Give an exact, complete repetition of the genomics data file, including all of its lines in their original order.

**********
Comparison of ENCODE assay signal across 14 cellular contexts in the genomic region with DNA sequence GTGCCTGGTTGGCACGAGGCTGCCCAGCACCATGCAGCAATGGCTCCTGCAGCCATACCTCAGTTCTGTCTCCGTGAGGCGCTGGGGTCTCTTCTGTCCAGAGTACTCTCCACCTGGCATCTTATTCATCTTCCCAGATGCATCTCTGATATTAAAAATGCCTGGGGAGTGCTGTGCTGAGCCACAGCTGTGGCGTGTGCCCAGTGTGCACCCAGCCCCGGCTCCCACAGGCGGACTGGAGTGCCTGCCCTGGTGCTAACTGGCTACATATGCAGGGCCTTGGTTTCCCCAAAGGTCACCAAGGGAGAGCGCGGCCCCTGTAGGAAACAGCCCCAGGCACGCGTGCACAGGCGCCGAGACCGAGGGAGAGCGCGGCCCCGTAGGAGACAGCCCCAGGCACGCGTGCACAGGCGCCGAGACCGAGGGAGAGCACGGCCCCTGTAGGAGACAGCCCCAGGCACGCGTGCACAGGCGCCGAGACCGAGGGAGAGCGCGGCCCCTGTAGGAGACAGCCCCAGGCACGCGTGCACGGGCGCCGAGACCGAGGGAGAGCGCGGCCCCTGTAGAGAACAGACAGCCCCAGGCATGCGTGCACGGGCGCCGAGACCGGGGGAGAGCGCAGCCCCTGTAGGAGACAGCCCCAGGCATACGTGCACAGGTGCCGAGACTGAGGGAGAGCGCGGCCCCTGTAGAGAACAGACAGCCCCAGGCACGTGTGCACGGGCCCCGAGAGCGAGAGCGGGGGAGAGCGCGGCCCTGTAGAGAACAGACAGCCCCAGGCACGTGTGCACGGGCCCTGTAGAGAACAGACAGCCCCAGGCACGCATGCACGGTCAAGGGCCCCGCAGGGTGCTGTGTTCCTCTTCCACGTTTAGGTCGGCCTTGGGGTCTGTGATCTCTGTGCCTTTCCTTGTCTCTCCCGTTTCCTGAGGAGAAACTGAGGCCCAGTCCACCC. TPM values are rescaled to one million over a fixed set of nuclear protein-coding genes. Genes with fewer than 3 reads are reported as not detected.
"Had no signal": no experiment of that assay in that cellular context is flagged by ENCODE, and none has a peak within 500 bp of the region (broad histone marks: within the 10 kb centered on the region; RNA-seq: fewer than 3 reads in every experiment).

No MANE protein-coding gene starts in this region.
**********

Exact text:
Comparison of ENCODE assay signal across 14 cellular contexts in the genomic region with DNA sequence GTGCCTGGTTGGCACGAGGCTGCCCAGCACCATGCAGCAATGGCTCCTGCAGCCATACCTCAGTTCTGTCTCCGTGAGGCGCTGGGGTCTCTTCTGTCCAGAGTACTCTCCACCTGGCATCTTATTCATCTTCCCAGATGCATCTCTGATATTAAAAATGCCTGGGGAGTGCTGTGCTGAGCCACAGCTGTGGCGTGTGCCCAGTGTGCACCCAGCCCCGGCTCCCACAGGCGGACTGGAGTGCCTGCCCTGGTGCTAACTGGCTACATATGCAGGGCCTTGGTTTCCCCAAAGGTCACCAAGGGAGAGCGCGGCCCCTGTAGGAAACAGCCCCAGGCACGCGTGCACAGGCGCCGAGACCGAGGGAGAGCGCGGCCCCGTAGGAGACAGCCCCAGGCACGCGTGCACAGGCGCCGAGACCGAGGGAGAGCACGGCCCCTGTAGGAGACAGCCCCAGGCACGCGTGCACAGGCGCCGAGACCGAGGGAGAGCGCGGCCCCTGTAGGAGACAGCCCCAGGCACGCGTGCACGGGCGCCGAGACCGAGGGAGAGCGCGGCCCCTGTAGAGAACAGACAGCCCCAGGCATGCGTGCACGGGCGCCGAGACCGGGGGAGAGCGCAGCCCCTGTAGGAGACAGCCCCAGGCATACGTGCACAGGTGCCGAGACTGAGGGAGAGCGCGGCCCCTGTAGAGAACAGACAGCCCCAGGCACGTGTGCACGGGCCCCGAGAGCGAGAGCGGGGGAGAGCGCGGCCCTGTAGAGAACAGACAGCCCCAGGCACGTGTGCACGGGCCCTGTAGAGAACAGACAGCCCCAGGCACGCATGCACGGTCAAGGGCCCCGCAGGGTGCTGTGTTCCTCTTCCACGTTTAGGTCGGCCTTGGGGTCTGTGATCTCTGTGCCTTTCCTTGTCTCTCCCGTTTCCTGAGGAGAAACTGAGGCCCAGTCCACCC. TPM values are rescaled to one million over a fixed set of nuclear protein-coding genes. Genes with fewer than 3 reads are reported as not detected.
"Had no signal": no experiment of that assay in that cellular context is flagged by ENCODE, and none has a peak within 500 bp of the region (broad histone marks: within the 10 kb centered on the region; RNA-seq: fewer than 3 reads in every experiment).

No MANE protein-coding gene starts in this region.